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Flora and vegetation

Arenal de Cerro Amarillo
"Super-páramo", Cerro Amarillo

Nototriche hartwegii creciendo en rocas
Nototriche hartwegii growing on rocks

Pedicularis incurva en páramo de pajonal
Pedicularis incurva growing in the grass páramo
Almohadillas de Plantago rigida
Cushion-plant of Plantago rigida

The flora of CNP is unique; several peculiar species are only found there and do not occur elsewhere on our planet. Four types of vegetation are recognized within the páramo: 1) the "super páramo" (also called "arenal") are sandy dune-like areas at the tops of the highest mountains like Cerro Arquitecto or Cerro Amarillo. Although at first glance it would seem that there is no vegetation, some plants, like the rare Nototriche hartwegii or Valeriana henricii, have adapted to growing in the sand or in cracks between the rocks. 2) The "bunch-grass páramo" dominates the area like an immense sea of grass with scattered shrubs and colorful herbs. The most important species is the grass Calamagrostis intermedia; scattered are several attractive herbaceous species like Bartsia laticrenata, Gentianella longibarbata, and Senecio chionogeton. 3) The "cushion páramo" is found in the most humid sites; plants are so close to each other that they form cushion-like mounds. They can be formed by a single individual or by several individuals of the same or different species. Most noticeable are Azorella pedunculata and Plantago rigida. 4) The shrubby and arboreal vegetation has shrubs with hard leathery leaves like Berberis lutea, Chuquiraga jussieui, and Pernettya prostrata, amongst many others; the patches of forests, scattered around the lakes, or on steep slopes and ravines, are mainly dominated by species of the genera Polylepis and Gynoxys. Nowadays Polylepis forests are only found as small remnants while in the past they occupied more extensive areas. These remnants area however refuges for characteristic páramo birds as well as small mammals. In the lakes there are aquatic plants like Potamogeton paramoanus and in surrounding areas semi-aquatic plants like Isoëtes novo-granatensis.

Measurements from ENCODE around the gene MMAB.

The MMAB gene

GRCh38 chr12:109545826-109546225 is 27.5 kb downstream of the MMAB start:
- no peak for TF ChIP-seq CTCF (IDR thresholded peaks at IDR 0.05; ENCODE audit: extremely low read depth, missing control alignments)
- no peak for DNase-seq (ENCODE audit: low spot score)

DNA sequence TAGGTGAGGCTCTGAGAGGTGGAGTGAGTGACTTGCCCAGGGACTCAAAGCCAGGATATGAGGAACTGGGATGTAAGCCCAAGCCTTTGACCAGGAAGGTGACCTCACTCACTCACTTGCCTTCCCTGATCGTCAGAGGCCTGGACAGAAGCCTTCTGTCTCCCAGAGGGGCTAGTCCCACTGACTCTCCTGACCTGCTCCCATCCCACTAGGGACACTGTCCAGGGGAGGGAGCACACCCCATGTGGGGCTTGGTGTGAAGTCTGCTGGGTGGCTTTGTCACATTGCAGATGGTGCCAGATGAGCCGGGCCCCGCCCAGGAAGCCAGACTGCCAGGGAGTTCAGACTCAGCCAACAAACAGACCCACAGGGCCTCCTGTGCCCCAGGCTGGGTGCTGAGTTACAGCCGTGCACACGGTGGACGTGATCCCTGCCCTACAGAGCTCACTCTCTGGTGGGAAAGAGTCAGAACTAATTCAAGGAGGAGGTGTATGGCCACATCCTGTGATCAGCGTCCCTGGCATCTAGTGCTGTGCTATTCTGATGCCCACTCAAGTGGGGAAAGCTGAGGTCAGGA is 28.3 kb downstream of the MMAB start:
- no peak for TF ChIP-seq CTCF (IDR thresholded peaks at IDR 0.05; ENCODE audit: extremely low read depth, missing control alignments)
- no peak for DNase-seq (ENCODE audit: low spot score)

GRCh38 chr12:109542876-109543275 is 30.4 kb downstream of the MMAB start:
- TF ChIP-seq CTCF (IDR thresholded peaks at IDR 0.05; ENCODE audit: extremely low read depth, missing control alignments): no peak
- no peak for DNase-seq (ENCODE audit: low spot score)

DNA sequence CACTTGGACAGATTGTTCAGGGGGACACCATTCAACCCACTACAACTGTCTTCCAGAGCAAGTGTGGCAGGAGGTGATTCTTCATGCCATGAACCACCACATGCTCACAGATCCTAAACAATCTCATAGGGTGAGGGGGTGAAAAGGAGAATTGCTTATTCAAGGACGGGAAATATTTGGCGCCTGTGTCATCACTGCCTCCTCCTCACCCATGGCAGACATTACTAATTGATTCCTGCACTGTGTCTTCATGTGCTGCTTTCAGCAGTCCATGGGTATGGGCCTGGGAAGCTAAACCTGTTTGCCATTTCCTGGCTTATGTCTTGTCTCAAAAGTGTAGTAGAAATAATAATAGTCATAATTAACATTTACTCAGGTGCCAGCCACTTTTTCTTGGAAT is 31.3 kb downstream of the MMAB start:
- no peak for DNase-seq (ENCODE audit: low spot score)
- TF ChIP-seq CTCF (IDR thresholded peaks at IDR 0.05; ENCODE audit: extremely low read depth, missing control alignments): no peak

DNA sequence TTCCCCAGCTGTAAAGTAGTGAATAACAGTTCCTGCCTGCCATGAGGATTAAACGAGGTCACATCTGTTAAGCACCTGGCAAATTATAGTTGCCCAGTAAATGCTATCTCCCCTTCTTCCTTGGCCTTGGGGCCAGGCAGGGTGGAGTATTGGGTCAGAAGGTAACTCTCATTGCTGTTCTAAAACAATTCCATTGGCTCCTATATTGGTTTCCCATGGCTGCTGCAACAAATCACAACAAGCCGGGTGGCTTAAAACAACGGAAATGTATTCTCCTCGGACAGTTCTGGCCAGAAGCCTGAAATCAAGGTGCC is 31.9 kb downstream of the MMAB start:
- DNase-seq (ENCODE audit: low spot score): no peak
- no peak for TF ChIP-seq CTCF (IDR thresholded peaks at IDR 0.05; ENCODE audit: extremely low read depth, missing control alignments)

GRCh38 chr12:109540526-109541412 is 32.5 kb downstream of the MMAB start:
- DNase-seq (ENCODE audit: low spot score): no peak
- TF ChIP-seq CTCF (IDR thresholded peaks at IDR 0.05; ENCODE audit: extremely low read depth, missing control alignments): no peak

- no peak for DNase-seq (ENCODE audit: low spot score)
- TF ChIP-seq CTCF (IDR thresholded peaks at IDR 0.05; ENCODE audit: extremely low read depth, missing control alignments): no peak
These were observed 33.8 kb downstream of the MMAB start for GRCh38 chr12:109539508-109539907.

The effects of human interactions and burning and grazing, have degraded some zones of the Park. CNP is carrying out restoration projects in the most affected areas using native species of grasses and Polylepis.

In the páramo of CNP some 500 species of vascular plants are found belonging to 243 genera and 70 families. The most diverse family is the sunflower family (Asteraceae or Compositae) with 85 species, followed by the Pteridophytes (ferns) with 64, Poaceae (grasses) with 42, Rosaceae (roses) with 22, Cyperaceae (sedges) with 16, and Apiaceae, Gentianaceae, Juncaceae, and Valerianaceae with 12 species each. In CNP, 71 of the more than 4000 Ecuadorian endemic plant species occur; of these, 10 species are endemics to CNP, i.e., they are only known from within this area and no where else.

Páramo arbustivo
Shrubby páramo
Bosque de Polylepis
Polylepis forest

Bosques remanentes de Polylepis
Remnants of Polylepis forests
Vegetación palustre de la laguna Totoras
Marsh vegetation of
Lake Totoras

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